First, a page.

In The Shadow of Isandlwana: The Battle For Rorke’s Drift by Adam Johnston
Warning! Review may contain spoilers!
In The Shadow of Isandlwana: The Battle For Rorke’s Drift wins the prize for the longest title we have this year, but is it a good gamebook? In this one we play a British soldier in the Anglo-Zulu war.
The gamebook uses the Fighting Fantasy system, with resolve replacing Luck. Combat is slightly different, because there are guns and you can do insta-kills. At certain points you are told to test your skill in the usual way (can you roll less than your skill score on 2 dice?). It is probably a first that you have to test your skill to avoid falling over a dog, but it is a nice introduction to the system. I rolled a 12, a catastrophic fail, poor dog.
As you are just a private in the army you don’t get that many choices. For a long stretch in the beginning you are railroaded from one paragraph to the next. Only when the chaos of fighting begins you are given some autonomy. When you are given a choice there isn’t much to go on as to which is the correct one. As an example, you can either patrol the north wall or the north-west wall.
I don’t usually enjoy the Fighting Fantasy system, because if you roll a low skill score you’re pretty much doomed before you get started. This one is so intensely combat heavy that you really need to roll well here. There’s a lot of skill checks and lots of combat, but the modifications to the rest of the system are good. Resolve seems to work a lot better than Luck. Battles can end quickly if you get in a headshot. It is just as well – In total I fought fourteen opponents before dying. A quick peek ahead showed there was a least half a dozen more fights before the end. If you really enjoy combat this gamebook will be ideal for you.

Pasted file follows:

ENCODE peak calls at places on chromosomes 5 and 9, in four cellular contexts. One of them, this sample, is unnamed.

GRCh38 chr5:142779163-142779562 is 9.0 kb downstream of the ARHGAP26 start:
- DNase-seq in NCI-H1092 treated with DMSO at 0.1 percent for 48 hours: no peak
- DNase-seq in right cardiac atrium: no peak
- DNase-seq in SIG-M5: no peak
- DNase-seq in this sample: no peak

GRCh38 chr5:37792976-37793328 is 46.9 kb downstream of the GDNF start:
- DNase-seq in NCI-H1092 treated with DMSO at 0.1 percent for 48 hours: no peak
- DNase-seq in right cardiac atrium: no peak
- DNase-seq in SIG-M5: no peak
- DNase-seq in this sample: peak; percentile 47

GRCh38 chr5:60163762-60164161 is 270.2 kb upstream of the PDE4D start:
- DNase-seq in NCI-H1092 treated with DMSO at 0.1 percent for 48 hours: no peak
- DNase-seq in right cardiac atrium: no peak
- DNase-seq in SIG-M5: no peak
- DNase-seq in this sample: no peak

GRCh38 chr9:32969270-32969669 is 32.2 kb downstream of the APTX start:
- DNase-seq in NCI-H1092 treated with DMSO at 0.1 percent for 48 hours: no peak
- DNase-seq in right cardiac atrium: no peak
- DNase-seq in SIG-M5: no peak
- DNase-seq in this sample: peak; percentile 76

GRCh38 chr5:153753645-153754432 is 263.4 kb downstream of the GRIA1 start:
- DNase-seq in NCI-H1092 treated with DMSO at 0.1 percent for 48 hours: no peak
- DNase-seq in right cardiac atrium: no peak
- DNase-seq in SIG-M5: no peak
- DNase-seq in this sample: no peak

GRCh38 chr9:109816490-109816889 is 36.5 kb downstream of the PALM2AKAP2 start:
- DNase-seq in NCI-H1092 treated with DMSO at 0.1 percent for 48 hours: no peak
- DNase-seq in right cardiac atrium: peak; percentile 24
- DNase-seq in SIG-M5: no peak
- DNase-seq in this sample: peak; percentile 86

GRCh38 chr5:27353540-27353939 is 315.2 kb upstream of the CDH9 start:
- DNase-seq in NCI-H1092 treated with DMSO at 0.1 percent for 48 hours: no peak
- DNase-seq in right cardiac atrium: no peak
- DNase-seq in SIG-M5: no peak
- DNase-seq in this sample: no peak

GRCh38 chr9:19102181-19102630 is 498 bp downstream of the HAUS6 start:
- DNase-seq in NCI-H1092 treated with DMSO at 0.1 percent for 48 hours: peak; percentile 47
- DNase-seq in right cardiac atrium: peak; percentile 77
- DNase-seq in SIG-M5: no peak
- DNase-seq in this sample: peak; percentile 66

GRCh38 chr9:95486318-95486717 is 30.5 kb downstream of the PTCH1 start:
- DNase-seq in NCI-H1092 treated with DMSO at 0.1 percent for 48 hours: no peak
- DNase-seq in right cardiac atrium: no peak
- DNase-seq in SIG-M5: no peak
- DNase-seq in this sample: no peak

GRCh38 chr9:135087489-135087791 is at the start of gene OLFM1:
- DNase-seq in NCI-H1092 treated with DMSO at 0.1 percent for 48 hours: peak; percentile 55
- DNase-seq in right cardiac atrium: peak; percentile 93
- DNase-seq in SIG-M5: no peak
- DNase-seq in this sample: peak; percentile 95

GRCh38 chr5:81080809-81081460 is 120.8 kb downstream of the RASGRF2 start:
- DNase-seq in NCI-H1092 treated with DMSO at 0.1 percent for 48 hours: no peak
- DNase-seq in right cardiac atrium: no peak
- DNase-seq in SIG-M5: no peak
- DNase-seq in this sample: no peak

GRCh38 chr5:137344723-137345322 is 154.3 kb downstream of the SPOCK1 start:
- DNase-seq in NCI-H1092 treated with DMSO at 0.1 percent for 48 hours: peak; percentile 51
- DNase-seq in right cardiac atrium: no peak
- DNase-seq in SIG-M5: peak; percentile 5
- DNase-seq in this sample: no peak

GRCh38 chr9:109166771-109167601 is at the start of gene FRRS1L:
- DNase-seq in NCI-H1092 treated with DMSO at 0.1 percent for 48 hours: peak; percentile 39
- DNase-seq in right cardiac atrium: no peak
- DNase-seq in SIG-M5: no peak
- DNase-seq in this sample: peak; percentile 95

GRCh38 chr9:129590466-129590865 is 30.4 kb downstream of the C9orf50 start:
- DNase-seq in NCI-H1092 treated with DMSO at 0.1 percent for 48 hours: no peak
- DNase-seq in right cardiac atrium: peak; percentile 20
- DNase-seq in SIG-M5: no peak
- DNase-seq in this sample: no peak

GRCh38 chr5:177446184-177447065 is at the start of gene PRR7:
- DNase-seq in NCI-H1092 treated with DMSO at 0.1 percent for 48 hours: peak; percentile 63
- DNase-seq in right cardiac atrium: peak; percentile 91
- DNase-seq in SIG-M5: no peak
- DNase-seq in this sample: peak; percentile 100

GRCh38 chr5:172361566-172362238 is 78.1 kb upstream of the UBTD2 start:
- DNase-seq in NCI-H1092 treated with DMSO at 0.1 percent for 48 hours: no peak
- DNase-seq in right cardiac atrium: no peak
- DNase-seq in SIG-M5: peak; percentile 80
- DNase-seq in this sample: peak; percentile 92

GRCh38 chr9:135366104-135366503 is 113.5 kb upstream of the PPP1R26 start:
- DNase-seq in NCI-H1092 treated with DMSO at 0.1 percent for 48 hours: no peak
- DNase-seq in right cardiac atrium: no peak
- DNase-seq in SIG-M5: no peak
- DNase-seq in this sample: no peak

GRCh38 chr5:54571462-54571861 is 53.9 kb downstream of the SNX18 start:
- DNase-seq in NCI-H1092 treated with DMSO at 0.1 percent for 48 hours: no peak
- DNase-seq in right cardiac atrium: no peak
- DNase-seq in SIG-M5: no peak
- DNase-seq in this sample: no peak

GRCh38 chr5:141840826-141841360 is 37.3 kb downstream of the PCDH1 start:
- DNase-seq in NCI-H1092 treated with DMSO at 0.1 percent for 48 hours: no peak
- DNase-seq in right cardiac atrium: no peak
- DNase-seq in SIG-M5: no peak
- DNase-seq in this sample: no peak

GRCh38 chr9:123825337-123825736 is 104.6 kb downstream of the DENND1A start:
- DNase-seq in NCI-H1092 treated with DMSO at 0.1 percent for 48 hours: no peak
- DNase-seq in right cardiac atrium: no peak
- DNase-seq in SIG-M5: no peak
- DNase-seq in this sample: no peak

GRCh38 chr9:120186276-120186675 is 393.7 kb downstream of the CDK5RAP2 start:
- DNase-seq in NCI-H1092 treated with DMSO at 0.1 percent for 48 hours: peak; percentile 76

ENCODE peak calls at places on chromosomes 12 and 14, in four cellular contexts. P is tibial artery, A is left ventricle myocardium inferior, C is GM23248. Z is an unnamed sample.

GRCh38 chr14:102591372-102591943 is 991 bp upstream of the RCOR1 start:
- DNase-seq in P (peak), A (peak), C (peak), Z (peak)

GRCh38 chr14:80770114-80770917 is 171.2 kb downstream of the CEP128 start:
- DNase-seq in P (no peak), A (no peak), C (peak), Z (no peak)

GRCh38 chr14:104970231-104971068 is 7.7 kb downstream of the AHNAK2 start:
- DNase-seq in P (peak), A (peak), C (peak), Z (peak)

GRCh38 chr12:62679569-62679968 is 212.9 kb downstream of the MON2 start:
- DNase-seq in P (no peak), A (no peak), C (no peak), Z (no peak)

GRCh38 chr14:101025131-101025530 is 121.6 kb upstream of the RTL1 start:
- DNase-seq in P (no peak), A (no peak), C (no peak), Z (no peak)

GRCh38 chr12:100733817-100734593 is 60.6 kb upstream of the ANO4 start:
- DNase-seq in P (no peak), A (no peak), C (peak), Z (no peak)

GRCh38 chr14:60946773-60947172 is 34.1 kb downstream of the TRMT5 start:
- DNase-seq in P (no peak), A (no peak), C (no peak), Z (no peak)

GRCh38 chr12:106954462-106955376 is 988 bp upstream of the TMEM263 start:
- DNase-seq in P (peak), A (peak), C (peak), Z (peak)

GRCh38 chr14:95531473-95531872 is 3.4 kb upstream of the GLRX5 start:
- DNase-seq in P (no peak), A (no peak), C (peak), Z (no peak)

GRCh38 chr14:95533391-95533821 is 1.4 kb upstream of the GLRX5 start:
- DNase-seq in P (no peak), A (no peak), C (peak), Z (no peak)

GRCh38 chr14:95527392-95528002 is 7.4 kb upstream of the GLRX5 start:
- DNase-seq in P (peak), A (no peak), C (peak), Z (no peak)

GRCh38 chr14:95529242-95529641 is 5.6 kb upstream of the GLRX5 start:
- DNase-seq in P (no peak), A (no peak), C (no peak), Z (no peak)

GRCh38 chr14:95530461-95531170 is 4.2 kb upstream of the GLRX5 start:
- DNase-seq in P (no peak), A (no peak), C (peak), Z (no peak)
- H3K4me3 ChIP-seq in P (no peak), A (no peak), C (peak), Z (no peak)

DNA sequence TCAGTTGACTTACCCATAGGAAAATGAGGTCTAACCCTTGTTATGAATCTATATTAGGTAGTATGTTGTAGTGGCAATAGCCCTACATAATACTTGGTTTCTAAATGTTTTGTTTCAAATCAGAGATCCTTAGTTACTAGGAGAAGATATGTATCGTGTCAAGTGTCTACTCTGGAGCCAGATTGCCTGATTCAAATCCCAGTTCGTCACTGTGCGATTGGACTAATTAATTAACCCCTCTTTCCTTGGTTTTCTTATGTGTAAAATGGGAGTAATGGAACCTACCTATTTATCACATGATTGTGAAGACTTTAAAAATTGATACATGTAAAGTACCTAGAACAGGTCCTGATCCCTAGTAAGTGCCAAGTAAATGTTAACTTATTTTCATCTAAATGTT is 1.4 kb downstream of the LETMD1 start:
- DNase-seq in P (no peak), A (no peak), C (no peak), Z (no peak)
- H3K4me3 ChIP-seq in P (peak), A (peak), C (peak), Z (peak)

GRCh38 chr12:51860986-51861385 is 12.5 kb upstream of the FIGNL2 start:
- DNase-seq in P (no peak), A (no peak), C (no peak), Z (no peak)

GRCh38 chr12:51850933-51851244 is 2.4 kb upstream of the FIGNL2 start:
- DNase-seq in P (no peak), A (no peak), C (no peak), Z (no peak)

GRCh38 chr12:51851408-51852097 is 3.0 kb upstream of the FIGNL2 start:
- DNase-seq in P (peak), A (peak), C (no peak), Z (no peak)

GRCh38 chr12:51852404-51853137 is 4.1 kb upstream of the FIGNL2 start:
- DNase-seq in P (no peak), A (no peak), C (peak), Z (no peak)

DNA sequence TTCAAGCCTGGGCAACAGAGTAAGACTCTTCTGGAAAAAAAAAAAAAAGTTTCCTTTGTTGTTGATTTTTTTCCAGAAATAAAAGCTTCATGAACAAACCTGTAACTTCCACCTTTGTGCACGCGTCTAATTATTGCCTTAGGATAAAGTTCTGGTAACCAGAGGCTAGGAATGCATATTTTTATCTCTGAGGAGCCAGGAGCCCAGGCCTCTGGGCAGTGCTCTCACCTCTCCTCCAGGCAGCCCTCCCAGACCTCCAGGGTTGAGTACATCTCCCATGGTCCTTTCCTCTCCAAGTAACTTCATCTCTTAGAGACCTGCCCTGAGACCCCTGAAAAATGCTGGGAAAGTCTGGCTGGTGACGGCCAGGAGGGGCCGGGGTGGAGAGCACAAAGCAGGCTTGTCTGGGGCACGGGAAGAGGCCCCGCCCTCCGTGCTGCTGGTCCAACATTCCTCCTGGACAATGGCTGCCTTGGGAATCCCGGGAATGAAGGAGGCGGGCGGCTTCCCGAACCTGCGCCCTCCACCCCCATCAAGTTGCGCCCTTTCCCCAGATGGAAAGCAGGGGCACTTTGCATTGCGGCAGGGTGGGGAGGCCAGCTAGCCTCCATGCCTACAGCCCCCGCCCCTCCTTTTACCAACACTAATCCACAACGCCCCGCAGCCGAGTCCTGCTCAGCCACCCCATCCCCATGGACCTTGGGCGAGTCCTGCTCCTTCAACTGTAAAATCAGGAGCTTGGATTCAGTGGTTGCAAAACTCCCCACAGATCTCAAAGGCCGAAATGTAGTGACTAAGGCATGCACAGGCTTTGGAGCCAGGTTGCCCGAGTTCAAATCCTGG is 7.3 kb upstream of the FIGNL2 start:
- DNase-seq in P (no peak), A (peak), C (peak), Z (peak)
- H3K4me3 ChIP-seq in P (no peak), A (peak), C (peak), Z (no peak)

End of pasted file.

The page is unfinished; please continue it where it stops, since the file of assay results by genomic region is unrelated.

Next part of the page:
Zulus have managed to overrun the walls of the Hospital. Moving fluidly, they are even jumping on top of one another in the determined assault to take over the building. This is clearly a losing battle.
“We need to retreat, but try to slow their progress! Fall back!”
The writing is a bit linear but it is rather good. A lot of the passages reminded me of Bernard Cornwell’s Sharpe, even though that series dealt with a different era of the British Empire and a different set of wars. The fighting in this book was relentless with not much downtime – which is what you should expect from your camp being invaded by Zulu warriors. But because of this you don’t really get time to reflect or meet any of the other characters. Your commanding officers and fellow soldiers are undeveloped so you never really bond with them. The action is very good though and Adam does well to keep everything at such pace.